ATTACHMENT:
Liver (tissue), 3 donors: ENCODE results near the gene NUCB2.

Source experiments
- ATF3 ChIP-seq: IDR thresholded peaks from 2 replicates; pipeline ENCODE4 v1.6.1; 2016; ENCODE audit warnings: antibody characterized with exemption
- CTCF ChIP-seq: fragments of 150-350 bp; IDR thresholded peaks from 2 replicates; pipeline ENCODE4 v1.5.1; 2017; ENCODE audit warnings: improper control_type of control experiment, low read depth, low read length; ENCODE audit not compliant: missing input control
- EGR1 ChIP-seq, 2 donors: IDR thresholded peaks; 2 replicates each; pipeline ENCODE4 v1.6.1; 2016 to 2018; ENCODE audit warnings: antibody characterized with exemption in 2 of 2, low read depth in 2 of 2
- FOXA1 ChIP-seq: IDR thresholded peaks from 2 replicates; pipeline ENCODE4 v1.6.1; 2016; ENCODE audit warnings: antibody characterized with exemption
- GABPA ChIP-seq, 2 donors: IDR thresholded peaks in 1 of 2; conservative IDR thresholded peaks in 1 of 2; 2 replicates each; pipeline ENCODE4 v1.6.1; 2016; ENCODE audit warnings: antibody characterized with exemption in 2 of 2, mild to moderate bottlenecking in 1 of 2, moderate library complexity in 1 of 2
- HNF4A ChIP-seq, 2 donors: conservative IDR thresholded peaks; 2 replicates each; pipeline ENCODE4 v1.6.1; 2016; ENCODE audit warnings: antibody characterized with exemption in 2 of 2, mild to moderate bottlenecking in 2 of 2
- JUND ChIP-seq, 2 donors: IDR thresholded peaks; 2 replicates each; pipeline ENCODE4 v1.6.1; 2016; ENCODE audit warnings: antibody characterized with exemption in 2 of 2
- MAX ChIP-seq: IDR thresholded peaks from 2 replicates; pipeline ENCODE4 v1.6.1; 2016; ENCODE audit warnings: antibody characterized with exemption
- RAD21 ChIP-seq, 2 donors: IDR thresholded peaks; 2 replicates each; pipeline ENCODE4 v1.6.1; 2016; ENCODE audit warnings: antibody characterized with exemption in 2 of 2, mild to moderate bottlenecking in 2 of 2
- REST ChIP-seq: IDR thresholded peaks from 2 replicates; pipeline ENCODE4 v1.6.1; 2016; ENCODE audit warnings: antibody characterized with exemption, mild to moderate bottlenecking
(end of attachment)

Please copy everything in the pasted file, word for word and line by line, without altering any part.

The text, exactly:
Liver (tissue), 3 donors: ENCODE results near the gene NUCB2.

Source experiments
- ATF3 ChIP-seq: IDR thresholded peaks from 2 replicates; pipeline ENCODE4 v1.6.1; 2016; ENCODE audit warnings: antibody characterized with exemption
- CTCF ChIP-seq: fragments of 150-350 bp; IDR thresholded peaks from 2 replicates; pipeline ENCODE4 v1.5.1; 2017; ENCODE audit warnings: improper control_type of control experiment, low read depth, low read length; ENCODE audit not compliant: missing input control
- EGR1 ChIP-seq, 2 donors: IDR thresholded peaks; 2 replicates each; pipeline ENCODE4 v1.6.1; 2016 to 2018; ENCODE audit warnings: antibody characterized with exemption in 2 of 2, low read depth in 2 of 2
- FOXA1 ChIP-seq: IDR thresholded peaks from 2 replicates; pipeline ENCODE4 v1.6.1; 2016; ENCODE audit warnings: antibody characterized with exemption
- GABPA ChIP-seq, 2 donors: IDR thresholded peaks in 1 of 2; conservative IDR thresholded peaks in 1 of 2; 2 replicates each; pipeline ENCODE4 v1.6.1; 2016; ENCODE audit warnings: antibody characterized with exemption in 2 of 2, mild to moderate bottlenecking in 1 of 2, moderate library complexity in 1 of 2
- HNF4A ChIP-seq, 2 donors: conservative IDR thresholded peaks; 2 replicates each; pipeline ENCODE4 v1.6.1; 2016; ENCODE audit warnings: antibody characterized with exemption in 2 of 2, mild to moderate bottlenecking in 2 of 2
- JUND ChIP-seq, 2 donors: IDR thresholded peaks; 2 replicates each; pipeline ENCODE4 v1.6.1; 2016; ENCODE audit warnings: antibody characterized with exemption in 2 of 2
- MAX ChIP-seq: IDR thresholded peaks from 2 replicates; pipeline ENCODE4 v1.6.1; 2016; ENCODE audit warnings: antibody characterized with exemption
- RAD21 ChIP-seq, 2 donors: IDR thresholded peaks; 2 replicates each; pipeline ENCODE4 v1.6.1; 2016; ENCODE audit warnings: antibody characterized with exemption in 2 of 2, mild to moderate bottlenecking in 2 of 2
- REST ChIP-seq: IDR thresholded peaks from 2 replicates; pipeline ENCODE4 v1.6.1; 2016; ENCODE audit warnings: antibody characterized with exemption, mild to moderate bottlenecking